By Ian Cobain
The German SS officer was fighting to save himself from the gallows for a terrible war crime and might say anything to escape the noose. But Fritz Knöchlein was not lying in 1946 when he claimed that, in captivity in London, he had been tortured by British soldiers to force a confession out of him.
Tortured by British soldiers? In captivity? In London? The idea seems incredible.
Britain has a reputation as a nation that prides itself on its love of fair play and respect for the rule of law. We claim the moral high ground when it comes to human rights. We were among the first to sign the 1929 Geneva Convention on the humane treatment of prisoners of war.
It was in 2005 during my work as an investigative reporter that I came across a veiled mention of a World War II detention centre known as the London Cage. It took a number of Freedom Of Information requests to the Foreign Office before government files were reluctantly handed over.
From these, a sinister world unfolded — of a torture centre that the British military operated throughout the Forties, in complete secrecy, in the heart of one of the most exclusive neighbourhoods in the capital.
Thousands of Germans passed through the unit that became known as the London Cage, where they were beaten, deprived of sleep and forced to assume stress positions for days at a time.
Some were told they were to be murdered and their bodies quietly buried.
Others were threatened with unnecessary surgery carried out by people with no medical qualifications. Guards boasted that they were ‘the English Gestapo’.
The London Cage was part of a network of nine ‘cages’ around Britain run by the Prisoner of War Interrogation Section (PWIS), which came under the jurisdiction of the Directorate of Military Intelligence.
|Out in the open: Lieutenant Colonel Alexander |
Scotland revealed some secrets in his controversial
book about interrogating German officers, 'The
But prisoners thought to possess valuable information were whisked off to a top-secret unit in a row of grandiose Victorian villas in Kensington Palace Gardens, then (as now) one of the smartest locations in London.
Today, the tree-lined street a stone’s throw from Kensington Palace is home to ambassadors and billionaires, sultans and princes. Houses change hands for £50 million and more.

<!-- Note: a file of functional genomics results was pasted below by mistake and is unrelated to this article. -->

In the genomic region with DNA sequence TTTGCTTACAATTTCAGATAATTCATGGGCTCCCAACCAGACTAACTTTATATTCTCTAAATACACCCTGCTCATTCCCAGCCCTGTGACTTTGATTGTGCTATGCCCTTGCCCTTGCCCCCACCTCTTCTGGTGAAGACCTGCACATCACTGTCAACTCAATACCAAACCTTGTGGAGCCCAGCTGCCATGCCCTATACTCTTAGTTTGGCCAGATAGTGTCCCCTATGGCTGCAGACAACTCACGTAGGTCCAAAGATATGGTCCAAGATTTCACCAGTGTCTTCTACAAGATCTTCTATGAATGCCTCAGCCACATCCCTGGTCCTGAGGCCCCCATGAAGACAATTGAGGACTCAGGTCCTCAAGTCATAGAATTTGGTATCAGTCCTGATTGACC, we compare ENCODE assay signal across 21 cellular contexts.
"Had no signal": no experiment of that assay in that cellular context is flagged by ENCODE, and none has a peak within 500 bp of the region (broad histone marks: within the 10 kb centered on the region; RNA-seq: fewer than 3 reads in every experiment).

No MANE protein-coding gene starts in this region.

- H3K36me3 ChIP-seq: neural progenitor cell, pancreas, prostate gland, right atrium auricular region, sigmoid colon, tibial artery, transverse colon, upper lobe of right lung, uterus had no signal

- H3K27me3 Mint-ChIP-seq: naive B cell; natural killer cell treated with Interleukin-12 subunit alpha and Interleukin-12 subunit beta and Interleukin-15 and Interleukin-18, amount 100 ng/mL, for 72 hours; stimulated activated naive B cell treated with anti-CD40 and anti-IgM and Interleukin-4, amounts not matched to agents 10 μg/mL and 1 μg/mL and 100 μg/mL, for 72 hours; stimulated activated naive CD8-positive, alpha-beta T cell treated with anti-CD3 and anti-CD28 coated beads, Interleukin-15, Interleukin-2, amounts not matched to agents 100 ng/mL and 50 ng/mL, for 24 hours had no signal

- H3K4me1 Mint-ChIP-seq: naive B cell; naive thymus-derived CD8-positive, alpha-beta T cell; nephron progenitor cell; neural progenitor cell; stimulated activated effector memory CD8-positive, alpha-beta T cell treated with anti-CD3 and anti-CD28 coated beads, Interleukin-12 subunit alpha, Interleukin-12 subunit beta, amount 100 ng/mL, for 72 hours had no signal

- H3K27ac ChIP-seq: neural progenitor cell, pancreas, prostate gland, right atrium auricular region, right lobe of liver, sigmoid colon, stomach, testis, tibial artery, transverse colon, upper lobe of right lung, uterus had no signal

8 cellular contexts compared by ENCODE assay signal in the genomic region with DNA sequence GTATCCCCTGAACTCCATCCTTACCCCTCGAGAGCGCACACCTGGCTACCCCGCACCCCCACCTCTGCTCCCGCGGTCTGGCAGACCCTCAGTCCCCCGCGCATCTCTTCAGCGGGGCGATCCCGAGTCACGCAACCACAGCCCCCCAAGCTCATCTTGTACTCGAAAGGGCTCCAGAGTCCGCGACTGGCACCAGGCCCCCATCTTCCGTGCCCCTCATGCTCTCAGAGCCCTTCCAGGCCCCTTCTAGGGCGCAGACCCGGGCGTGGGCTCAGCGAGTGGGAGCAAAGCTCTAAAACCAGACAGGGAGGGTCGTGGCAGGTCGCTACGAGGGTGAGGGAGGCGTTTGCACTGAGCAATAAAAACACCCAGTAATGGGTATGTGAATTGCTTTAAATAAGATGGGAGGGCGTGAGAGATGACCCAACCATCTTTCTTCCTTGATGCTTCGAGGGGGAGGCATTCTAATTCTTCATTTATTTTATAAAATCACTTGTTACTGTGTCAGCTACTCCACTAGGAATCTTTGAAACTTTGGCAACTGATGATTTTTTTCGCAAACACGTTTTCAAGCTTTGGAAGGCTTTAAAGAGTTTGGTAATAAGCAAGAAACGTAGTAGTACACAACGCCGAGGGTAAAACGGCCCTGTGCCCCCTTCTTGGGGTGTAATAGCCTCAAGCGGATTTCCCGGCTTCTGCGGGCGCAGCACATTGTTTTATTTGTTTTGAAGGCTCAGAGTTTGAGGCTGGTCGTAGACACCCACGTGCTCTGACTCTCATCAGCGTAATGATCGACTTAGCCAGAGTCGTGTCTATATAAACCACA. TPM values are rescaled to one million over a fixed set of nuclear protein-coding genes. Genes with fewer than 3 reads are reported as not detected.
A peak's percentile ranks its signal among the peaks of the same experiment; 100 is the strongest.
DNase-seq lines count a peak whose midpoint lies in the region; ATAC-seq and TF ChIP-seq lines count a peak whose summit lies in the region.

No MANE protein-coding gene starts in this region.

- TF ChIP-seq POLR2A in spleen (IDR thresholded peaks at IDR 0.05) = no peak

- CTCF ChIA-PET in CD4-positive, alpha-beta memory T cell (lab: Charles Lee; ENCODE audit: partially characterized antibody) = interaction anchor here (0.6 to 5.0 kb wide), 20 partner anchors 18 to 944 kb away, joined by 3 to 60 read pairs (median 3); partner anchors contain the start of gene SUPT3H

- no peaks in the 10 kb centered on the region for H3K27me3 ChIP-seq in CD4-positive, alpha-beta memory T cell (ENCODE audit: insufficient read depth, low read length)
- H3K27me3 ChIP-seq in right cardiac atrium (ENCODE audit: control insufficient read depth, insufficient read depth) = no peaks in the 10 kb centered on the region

Yet it was here, seven decades ago, in five interrogation rooms, in cells and in the guardroom in numbers six, seven and eight Kensington Palace Gardens, that nine officers, assisted by a dozen NCOs, used whatever methods they thought necessary to squeeze information from suspects.
Of course, it is crucial to put these events into context. When the gloves first came off at Britain’s interrogation centres — the summer of 1940 — German forces were racing across France and the Low Countries, and Britain was fighting for its very survival. The stakes could not have been higher.
In the following years, large parts of Britain’s cities were left in ruins, hundreds of thousands of service personnel and civilians died, and barely a day passed without evidence emerging of a new Nazi atrocity. Little wonder, perhaps, that it was felt acceptable for German prisoners to suffer in British interrogation centres.
And it should also be said that whatever went on within their walls, it paled into insignificance compared with the horrors the Nazis visited on millions of prisoners.
So, how can we be sure about the methods used at the London Cage? Because the man who ran it admitted as much — and was hushed up for half-a-century by an establishment fearful of the shame his story would bring on a Britain that had been fighting for honesty, decency and the rule of law.
That man was Colonel Alexander Scotland, an accepted master in techniques of interrogation. After the war, he wrote a candid account of his activities in his memoirs, in which he recalled how he would muse, on arriving at the Cage each morning: ‘Abandon all hope ye who enter here.’
Because, he said, before going into detail: ‘If any German had any information we wanted, it was invariably extracted from him in the long run.’
As was customary, before publication Scotland submitted his manuscript to the War Office for clearance in 1954. Pandemonium erupted. All four copies were seized. All those who knew of its contents were silenced with threats of prosecution under the Official Secrets Act.
What caused the greatest consternation was his admission that the horrors had continued after the war, when interrogators switched from extracting military intelligence to securing convictions for war crimes. More>> How Britain tortured Nazi PoWs: The horrifying interrogation methods that belie our proud boast that we fought a clean war